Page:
I'm looking for a backup tool for ext4 which can take a copy from a running filesystem like /var with no collisions in the system after recovering such a filesystem. I know BSD dump has an '-L' option, which tells him to work on a snapshot. But neither dump nor dumpe2fs from repositories have such an option. I've read about a patchset for ext4 providing snapshot support, but replies about it are very different, so I'm here to ask about your experience with this patchset.

3 Answers 3


dump does not need a switch to work on a snapshot. Just make the snapshot with LVM, and dump it.

I have a nightly cron job that does just that, using a 5 level tower of hannoi backup pattern. This means I only have to do a full backup every several months when I feel like the level 1 dumps dumps are getting too large. Level 1 dumps are made on the 1st and 17th of the month.

set -e
declare -a LEVELMAP=(1 5 4 5 3 5 4 5 2 5 4 5 3 5 4 5 1 5 4 5 3 5 4 5 2 5 4 5 3 5 4 5)
DATE=`date +%-d`
echo Performing a level $LEVEL dump
/etc/init.d/apache2 stop
lvcreate -s -n snap vg0/root -L 400m
/etc/init.d/apache2 start
dump -$LEVEL -quz9 -b 1024 -f /backup/dump.$LEVEL /dev/mapper/vg0-snap
lvremove -f vg0/snap
  • I cannot stop apache or any other daemon for taking a snapshot.
    – tijagi
    Commented Aug 25, 2011 at 15:08
  • 2
    @user685107, then your backup will contain corrupted files if they were being modified at the time the snapshot was taken. You need to ensure that files aren't being written to for a correct backup; the purpose of snapshots is that you only need to do so for the moment it takes to make the snapshot, instead of the whole time it takes to make the backup.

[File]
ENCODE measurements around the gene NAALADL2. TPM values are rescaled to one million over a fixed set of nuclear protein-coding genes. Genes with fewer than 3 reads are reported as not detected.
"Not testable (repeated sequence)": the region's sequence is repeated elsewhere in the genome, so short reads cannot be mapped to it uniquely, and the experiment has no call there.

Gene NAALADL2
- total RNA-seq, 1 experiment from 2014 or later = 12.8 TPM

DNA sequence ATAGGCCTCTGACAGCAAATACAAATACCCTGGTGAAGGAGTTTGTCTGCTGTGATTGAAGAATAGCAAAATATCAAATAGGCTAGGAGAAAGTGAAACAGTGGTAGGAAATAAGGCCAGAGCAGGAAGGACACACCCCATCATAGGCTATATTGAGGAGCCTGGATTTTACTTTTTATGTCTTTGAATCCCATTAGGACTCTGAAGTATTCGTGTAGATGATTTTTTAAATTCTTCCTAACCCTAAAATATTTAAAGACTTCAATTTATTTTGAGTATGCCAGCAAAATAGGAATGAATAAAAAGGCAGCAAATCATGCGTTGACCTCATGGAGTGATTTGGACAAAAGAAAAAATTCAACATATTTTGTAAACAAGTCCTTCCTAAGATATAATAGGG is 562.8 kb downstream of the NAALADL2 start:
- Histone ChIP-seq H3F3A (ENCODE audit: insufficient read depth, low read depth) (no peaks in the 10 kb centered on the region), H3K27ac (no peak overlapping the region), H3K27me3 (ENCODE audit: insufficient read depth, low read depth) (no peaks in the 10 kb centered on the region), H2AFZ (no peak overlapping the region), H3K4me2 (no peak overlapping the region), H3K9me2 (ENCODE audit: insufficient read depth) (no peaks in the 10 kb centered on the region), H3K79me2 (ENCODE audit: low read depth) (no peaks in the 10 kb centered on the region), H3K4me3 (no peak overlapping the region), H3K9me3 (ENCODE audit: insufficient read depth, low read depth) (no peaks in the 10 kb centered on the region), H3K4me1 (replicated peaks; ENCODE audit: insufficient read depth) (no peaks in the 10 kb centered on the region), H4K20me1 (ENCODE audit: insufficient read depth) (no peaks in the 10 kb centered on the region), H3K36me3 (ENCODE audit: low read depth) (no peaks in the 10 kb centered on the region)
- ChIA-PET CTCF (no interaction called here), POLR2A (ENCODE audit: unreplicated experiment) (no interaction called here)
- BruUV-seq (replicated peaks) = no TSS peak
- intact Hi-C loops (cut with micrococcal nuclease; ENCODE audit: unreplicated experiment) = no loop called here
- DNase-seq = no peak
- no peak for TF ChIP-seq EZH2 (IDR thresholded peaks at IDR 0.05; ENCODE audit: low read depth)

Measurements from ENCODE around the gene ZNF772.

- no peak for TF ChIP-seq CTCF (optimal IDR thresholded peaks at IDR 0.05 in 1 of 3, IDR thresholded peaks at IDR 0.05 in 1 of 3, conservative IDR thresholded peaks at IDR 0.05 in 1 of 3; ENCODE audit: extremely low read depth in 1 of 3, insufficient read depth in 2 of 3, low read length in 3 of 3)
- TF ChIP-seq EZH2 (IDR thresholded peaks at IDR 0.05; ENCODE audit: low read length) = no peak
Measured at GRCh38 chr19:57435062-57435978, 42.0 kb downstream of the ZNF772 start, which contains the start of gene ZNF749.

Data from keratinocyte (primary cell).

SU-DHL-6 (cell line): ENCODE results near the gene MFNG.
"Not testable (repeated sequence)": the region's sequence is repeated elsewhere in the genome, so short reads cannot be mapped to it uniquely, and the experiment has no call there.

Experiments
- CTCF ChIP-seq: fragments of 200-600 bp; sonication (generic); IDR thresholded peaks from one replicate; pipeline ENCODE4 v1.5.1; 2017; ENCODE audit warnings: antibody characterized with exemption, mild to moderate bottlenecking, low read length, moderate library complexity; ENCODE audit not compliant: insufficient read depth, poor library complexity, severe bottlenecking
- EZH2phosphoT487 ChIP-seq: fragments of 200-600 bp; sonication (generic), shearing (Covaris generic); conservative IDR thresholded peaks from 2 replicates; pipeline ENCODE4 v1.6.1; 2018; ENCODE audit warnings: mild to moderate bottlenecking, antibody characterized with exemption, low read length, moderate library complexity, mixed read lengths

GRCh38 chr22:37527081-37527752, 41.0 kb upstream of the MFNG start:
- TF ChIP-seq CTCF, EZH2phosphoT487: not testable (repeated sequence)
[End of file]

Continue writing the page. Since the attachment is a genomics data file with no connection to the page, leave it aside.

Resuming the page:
– psusi
    Commented Aug 25, 2011 at 15:30
  • That's ugly LVM-way. Current filesystems have better support of snapshots, but they don't guarantee stability i need.
    – tijagi
    Commented Aug 28, 2011 at 13:38
  • 2
    @user685107, generally no, they don't support snapshots. Btrfs and ZFS do, but neither are ( yet ) considered stable and supported, and you asked specifically about ext4. Regardless of whether it is done in the block layer or the filesystem, it is impossible to get a consistent snapshot while your applications are writing, so they must either be shut down, or placed into a temporary read only mode while the snapshot is taken. Most database engines support a temporary read only mode for this purpose.
    – psusi
    Commented Aug 29, 2011 at 13:45
  • update: FreeNAS recommends ZFS, I think it's pretty stable and tested today.
    – Paolo
    Commented Dec 17, 2013 at 17:07

Try amanda backup. It's a complete backup tool and works on a variety of platforms/architectures


Have you considered RSync for this purpose? There is a really great article here on how to setup snapshot-style backups with rsync in linux from scratch. Another alternative, also based on rsync, but a little more baked, is rsnapshot.

  • 3
    You can't make a snapshot with rsync. A snapshot is an atomic operation that creates a copy of the state of a whole set of files at a precise instant. rsync creates a copy of a tree, but it reads different parts of the tree at different times. For example, if a file is moved while rsync is traversing the tree, the file could be present twice or never in the copy. Commented Aug 23, 2011 at 21:43
  • I'm agree with @Gilles, rsync doesn't suit in this case. I think about XFS, it has native snapshot support.
    – tijagi
    Commented Aug 25, 2011 at 15:12

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